with Smart Contracts. In Proceedings of the 2018 CHI Conference on Human Factors in Computing Systems (CHI ’18). ACM, New York, NY, USA.

Following a short ‘body storming’ experience in the street based upon the scattering of coins by workshop leaders, participants are invited back to the workshop to design their own economic settings that function according to the deployment of smart contracts.

After identifying a context and an ‘imaginary’ in which social practices are influenced by a business model in which value flows between actors depending upon their actions, participants are asked to use simple cards to plan out the rules for the smart contracts. Based upon an adaptation of the simple logic ‘If This Then That’ the cards prompt participants to decide on how they should deploy the GeoCoin smart contracts across the local area.

Always successful in helping people understand the potential for smart contracts, the workshops tended to end with the deployment of the contracts in the software and it was only recently that we encouraged participants to move outside and ‘practice’ the imaginary.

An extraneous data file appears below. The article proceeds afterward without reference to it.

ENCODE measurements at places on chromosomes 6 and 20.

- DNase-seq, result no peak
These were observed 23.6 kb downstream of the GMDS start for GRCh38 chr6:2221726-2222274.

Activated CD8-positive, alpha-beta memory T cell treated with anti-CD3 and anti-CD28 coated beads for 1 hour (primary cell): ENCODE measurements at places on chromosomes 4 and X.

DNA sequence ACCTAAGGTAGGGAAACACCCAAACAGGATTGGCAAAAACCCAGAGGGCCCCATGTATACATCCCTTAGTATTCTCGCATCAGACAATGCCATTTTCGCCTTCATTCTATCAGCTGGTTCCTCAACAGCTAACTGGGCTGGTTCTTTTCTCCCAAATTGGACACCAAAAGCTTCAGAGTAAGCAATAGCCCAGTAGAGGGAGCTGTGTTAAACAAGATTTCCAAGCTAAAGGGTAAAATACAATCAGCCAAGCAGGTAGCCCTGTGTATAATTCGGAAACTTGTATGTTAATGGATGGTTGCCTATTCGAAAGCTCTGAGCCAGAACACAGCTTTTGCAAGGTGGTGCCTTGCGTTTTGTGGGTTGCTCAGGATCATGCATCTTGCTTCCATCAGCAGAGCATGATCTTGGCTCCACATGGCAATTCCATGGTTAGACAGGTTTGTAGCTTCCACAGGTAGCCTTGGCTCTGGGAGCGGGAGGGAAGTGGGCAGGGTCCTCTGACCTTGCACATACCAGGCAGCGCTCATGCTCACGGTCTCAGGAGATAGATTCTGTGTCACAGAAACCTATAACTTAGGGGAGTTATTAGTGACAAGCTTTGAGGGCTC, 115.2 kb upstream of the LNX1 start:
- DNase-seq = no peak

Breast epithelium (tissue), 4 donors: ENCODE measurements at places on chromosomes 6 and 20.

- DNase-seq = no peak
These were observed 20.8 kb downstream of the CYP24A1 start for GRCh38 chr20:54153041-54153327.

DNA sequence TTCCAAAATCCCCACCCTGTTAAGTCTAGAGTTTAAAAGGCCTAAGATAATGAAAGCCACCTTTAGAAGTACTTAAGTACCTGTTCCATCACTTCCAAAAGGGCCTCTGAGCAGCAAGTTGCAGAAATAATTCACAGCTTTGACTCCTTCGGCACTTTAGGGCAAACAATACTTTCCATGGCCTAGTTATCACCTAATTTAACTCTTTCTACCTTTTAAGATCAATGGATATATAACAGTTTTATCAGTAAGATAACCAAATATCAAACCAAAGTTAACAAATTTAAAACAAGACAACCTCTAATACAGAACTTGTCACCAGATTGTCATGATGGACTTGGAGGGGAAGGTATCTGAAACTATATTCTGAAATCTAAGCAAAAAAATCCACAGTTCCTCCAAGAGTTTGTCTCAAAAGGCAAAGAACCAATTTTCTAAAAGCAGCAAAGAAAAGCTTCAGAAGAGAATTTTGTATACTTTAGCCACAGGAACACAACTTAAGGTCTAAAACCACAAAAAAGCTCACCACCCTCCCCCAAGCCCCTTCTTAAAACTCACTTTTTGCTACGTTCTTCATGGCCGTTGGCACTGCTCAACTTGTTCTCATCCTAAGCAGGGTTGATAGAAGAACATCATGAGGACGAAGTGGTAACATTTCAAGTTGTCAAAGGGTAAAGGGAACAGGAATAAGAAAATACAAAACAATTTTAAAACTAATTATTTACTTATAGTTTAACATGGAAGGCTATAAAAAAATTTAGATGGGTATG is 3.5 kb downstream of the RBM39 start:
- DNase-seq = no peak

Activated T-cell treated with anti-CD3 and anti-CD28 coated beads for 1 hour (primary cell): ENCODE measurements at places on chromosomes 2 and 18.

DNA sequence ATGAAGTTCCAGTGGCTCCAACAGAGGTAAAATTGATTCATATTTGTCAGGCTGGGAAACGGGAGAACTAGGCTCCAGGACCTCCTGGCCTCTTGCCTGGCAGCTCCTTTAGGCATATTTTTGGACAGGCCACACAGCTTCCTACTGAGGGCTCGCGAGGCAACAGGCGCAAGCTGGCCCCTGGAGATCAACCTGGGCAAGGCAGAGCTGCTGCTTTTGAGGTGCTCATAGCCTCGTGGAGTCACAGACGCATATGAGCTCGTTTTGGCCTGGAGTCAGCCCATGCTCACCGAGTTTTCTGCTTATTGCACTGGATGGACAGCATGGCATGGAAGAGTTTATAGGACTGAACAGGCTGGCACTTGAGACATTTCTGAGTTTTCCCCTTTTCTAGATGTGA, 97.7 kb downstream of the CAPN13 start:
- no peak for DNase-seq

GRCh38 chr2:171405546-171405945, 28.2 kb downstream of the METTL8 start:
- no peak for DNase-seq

What follows in the video below, are three participants of a GeoCoin workshop who have ‘re-imagined’ a business model for cinema.

The difficulty (or excitement) is in the viewing having to suspend disbelief that the participants are engaged in a new economic imaginary that involves going to a cinema, that doesn’t exist…

Following his explanation of the tension that occurs between sinnmachung (semiosis) and structuration, Jessop describes the contested nature of imaginaries suggesting that:

“Imaginaries are not pre-given mental categories but creative products of semiotic and material practices that have more or less performative power.” (23’42”)

It is probably too ambitious to suggest that the practices of our participants have ‘sedimented’ to form any robust new economic imaginaries, it is interesting and indeed exciting to see how participation in the design of smart contracting business models is able to lead to viable non-representational practices.